The industry anatomy of the transatlantic productivity growth slowdown

The industry anatomy of the transatlantic productivity growth slowdown: Similarities outweigh the differences

Since 2005, productivity growth in america and Europe has dipped below 1%. Using new industry-level from the united states and ten EU countries, this column implies that that the industrial composition of the slowdown was similar in Europe and the united states. Falling multifactor productivity growth explains both magnitude and composition of falling productivity growth on both sides of the Atlantic. Decelerating technical change, instead of slowing investment, was the principal driving force in the transatlantic slowdown.


Slowing labour productivity growth for just about any given income share of labour directly results in a slower growth rate of real wages and a nation’s quality lifestyle. Each percentage point where productivity growth declines results in the same decrease in the growth rate of potential output, reducing a nation’s capacity to finance national security, education, healthcare, and old-age pensions.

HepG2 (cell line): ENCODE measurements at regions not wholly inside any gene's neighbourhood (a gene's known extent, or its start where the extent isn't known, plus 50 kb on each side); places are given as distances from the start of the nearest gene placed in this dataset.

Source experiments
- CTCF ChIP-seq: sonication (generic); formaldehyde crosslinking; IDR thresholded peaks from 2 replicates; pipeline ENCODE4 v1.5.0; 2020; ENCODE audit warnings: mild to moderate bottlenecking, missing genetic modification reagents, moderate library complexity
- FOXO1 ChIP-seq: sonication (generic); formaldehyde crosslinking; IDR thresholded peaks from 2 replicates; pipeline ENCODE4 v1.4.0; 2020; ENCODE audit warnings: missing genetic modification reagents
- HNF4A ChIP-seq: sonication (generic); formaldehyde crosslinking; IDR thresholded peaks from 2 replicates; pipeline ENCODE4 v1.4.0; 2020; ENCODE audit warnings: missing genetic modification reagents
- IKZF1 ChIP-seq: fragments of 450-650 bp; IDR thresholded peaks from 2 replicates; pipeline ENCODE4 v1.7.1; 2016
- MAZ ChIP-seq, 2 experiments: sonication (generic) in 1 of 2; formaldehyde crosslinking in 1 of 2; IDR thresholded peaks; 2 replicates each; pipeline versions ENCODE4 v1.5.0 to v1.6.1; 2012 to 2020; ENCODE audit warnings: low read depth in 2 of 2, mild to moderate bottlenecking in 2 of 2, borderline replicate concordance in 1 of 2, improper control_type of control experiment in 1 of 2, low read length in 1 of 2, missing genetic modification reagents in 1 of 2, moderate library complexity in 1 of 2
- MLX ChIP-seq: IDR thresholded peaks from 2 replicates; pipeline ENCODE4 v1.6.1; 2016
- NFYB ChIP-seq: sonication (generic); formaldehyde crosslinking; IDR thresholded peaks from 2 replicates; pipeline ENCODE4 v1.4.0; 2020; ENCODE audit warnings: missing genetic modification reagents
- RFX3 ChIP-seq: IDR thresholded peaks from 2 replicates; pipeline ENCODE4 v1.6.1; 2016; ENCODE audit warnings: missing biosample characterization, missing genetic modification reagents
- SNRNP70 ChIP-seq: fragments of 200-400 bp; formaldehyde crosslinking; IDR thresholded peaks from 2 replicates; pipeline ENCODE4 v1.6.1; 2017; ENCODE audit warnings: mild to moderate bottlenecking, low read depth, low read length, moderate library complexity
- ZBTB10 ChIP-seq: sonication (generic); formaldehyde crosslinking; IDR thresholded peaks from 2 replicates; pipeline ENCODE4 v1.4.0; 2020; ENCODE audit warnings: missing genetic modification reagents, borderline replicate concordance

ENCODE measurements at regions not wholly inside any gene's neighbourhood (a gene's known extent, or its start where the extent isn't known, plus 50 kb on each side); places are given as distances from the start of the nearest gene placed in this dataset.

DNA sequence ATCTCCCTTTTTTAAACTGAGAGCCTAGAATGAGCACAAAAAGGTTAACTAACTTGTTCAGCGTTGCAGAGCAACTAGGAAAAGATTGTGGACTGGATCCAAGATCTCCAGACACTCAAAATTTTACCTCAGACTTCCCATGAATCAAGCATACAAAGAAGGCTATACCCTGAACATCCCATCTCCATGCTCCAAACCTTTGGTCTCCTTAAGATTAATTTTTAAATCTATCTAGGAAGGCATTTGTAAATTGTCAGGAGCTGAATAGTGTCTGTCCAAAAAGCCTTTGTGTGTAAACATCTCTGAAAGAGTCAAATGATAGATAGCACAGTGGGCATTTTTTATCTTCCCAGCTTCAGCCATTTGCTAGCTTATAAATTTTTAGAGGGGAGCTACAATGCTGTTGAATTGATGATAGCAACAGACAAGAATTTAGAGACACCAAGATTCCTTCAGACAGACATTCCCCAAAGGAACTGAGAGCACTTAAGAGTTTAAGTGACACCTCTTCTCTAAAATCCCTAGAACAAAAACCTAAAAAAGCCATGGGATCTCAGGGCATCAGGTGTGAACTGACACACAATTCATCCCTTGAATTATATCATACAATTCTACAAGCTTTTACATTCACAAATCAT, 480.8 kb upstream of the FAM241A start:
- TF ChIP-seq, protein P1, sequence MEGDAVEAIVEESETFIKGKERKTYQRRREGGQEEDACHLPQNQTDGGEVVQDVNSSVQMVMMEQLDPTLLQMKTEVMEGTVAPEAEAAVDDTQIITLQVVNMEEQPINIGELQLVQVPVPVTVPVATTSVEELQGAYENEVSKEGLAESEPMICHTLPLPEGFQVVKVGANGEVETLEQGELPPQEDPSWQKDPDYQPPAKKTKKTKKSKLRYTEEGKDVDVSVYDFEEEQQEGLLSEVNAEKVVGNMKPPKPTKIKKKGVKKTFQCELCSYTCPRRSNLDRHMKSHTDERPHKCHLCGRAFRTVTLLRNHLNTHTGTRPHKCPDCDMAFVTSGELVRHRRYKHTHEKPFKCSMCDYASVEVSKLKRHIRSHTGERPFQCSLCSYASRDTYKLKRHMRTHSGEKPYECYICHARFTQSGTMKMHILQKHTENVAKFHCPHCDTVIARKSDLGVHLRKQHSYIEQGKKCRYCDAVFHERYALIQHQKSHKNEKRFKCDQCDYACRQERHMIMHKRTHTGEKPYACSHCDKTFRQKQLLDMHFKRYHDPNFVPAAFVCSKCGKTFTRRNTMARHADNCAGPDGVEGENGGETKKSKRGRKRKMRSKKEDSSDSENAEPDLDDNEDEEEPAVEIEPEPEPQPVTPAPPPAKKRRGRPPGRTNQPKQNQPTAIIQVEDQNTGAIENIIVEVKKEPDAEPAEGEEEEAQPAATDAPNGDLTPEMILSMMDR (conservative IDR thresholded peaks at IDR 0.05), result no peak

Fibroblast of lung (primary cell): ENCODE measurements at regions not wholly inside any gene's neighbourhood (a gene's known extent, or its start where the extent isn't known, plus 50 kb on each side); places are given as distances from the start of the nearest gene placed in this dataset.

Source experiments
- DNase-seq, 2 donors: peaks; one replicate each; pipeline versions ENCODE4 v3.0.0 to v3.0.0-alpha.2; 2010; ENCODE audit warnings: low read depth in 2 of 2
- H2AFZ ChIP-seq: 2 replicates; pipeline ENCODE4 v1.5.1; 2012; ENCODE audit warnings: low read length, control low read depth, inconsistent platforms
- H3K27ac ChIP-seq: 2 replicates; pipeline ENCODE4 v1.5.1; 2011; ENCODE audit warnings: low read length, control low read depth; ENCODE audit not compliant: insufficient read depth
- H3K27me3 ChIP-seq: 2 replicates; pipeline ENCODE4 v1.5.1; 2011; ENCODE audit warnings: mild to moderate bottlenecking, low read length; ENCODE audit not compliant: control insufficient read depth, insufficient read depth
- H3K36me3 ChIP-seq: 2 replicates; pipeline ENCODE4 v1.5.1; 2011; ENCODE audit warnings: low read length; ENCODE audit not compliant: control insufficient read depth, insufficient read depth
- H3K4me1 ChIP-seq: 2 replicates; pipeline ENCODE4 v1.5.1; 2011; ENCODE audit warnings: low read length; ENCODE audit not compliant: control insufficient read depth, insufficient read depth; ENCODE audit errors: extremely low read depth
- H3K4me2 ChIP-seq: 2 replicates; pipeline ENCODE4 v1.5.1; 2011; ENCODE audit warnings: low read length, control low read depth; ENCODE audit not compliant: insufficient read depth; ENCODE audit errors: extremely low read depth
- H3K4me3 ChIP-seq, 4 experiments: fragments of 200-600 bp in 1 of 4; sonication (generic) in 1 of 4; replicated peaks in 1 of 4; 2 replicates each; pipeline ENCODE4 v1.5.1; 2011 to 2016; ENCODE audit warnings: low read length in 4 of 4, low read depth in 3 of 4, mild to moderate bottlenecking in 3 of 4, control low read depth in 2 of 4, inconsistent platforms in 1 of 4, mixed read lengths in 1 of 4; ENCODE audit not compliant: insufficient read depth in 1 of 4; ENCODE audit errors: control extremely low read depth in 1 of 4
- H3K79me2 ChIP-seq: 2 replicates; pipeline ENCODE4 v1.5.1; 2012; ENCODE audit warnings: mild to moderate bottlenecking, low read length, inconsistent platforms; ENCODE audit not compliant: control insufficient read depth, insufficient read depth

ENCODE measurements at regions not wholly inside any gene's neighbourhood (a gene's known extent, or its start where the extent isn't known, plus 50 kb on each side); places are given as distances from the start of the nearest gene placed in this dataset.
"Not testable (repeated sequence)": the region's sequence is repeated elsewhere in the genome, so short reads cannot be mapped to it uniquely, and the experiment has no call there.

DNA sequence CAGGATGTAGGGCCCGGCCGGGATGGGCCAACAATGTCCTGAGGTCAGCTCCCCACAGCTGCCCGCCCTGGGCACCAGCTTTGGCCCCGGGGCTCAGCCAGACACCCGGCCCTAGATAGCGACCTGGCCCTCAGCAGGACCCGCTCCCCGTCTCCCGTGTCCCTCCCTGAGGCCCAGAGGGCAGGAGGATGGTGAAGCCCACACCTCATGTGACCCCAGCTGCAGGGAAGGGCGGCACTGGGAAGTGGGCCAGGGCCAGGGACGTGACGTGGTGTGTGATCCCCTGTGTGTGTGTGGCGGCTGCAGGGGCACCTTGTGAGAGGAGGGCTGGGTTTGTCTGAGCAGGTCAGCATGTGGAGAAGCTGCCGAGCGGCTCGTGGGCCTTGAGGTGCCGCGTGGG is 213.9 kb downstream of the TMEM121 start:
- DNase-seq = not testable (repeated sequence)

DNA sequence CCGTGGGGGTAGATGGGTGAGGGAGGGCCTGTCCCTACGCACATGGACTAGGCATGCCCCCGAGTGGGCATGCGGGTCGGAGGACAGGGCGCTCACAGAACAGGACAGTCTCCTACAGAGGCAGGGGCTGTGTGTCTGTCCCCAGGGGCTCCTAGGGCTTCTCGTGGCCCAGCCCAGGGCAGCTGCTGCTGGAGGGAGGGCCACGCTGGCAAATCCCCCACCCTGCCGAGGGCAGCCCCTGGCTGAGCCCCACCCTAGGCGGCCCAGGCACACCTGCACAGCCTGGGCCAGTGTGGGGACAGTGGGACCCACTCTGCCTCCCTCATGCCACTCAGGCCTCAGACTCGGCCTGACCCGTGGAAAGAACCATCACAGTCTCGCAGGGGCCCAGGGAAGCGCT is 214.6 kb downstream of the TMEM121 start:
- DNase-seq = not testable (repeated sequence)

Tepid rates of productivity growth below 1% in both US and Western Europe since 2005 have raised the spectre of secular stagnation, blamed variously on lagging innovation, low investment, growing corporate concentration, reduced business dynamism, and rising income inequality. The productivity slowdown has taken centre stage in monetary policy deliberations through the downward pressure it has exerted on the true natural interest, giving central banks less room to drop rates to combat future recessions. For instance, estimates of the united states natural rate by the Federal Reserve Bank of NY (2019) predicated on work by Laubach and Williams (2003) show a decline from over 4% in the 1970s to under 1% in the 2010s.

A notable contrast over the Atlantic may be the speedup folks productivity growth from 1.25 percentage points each year in 1972-1995 to 2.17 points in 1995-2005 – commonly related to widespread adoption of PCs, the web, and other information and communications technology (ICT) – pitched against a slowdown over the same intervals from 2.31 to at least one 1.26 percentage points within an aggregate of 10 EUROPEAN nations (the EU10). 1 Explanations for why Americans seemingly benefited more from ICT adoption than Europeans often appeal to country-specific factors such as for example differences in incentives for innovation or labour market institutions.